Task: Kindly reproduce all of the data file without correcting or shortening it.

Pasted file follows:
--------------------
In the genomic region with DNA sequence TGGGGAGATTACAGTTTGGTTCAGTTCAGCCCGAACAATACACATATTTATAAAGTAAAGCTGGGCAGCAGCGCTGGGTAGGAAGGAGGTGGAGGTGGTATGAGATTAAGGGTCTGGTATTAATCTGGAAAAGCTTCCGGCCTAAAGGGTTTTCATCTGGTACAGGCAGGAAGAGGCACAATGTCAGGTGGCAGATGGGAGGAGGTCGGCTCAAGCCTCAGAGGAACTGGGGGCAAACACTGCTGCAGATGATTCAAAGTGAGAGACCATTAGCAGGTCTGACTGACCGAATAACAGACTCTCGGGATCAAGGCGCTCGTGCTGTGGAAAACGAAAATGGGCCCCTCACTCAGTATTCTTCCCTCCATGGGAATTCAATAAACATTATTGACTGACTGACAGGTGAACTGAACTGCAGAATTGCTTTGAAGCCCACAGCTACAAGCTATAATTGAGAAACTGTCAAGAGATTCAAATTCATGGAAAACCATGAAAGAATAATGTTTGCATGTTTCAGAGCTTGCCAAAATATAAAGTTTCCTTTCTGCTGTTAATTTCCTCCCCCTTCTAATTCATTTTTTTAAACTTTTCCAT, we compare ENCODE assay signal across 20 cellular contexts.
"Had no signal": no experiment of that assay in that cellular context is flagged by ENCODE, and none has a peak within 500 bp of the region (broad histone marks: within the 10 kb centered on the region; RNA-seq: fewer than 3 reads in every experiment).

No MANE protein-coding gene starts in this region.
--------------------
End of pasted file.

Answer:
In the genomic region with DNA sequence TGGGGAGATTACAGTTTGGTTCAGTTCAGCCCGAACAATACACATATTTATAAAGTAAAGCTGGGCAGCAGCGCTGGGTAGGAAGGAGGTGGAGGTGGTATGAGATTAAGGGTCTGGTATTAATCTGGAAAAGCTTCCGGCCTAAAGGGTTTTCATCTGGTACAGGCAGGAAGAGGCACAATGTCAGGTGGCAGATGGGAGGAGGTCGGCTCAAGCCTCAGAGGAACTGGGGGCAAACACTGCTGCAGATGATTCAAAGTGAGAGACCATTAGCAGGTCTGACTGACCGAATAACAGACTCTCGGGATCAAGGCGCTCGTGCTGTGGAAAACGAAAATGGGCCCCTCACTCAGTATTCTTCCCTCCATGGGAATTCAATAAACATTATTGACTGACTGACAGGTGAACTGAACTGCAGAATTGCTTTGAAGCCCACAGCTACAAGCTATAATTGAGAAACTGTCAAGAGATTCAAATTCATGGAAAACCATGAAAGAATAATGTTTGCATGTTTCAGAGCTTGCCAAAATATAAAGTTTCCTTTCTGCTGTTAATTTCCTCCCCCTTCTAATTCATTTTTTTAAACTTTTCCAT, we compare ENCODE assay signal across 20 cellular contexts.
"Had no signal": no experiment of that assay in that cellular context is flagged by ENCODE, and none has a peak within 500 bp of the region (broad histone marks: within the 10 kb centered on the region; RNA-seq: fewer than 3 reads in every experiment).

No MANE protein-coding gene starts in this region.